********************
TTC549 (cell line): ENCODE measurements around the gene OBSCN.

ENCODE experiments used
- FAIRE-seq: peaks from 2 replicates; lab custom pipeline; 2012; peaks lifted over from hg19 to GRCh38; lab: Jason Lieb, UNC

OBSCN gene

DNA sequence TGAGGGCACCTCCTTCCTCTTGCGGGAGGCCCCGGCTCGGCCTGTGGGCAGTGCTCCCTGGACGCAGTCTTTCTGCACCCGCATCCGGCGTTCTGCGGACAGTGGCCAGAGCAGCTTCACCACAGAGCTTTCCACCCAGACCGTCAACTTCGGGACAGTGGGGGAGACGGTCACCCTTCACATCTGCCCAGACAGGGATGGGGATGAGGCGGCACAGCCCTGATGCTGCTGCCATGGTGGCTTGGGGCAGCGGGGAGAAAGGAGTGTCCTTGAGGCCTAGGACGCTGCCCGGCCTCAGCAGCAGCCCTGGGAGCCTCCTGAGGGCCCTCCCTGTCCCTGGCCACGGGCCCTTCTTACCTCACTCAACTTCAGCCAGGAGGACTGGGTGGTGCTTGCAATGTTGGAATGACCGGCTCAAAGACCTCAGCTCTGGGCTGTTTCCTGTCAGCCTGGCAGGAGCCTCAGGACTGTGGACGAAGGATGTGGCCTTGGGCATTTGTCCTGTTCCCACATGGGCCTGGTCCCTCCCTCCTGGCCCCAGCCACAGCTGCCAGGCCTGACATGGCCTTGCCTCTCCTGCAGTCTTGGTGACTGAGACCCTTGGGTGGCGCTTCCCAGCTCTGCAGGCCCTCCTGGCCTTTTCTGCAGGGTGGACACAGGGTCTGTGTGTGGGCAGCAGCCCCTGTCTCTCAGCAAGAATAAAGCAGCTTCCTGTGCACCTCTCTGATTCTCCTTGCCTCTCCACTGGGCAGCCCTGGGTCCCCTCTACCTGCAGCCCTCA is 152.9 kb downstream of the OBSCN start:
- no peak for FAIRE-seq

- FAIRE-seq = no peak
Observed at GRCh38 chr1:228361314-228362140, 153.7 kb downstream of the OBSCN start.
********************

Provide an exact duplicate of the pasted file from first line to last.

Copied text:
TTC549 (cell line): ENCODE measurements around the gene OBSCN.

ENCODE experiments used
- FAIRE-seq: peaks from 2 replicates; lab custom pipeline; 2012; peaks lifted over from hg19 to GRCh38; lab: Jason Lieb, UNC

OBSCN gene

DNA sequence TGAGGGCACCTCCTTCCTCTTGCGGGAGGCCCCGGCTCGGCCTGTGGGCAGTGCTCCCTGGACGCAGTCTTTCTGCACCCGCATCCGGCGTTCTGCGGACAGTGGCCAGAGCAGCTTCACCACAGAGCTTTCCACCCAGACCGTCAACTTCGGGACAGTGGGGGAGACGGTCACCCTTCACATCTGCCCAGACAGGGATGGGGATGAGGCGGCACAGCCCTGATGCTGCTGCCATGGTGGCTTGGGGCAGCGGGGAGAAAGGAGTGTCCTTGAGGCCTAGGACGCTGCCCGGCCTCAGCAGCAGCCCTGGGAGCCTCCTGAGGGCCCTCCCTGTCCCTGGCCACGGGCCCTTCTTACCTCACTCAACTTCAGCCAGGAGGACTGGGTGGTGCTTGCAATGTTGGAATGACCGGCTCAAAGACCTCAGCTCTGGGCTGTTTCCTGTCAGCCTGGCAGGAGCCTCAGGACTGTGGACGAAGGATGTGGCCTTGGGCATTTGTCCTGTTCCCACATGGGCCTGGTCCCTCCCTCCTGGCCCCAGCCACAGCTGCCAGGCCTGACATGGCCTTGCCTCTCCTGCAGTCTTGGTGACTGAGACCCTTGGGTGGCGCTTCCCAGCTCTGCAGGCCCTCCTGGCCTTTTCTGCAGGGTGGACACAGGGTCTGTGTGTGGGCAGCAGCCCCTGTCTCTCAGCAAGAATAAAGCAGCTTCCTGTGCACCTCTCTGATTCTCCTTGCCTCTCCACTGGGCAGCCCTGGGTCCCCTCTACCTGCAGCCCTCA is 152.9 kb downstream of the OBSCN start:
- no peak for FAIRE-seq

- FAIRE-seq = no peak
Observed at GRCh38 chr1:228361314-228362140, 153.7 kb downstream of the OBSCN start.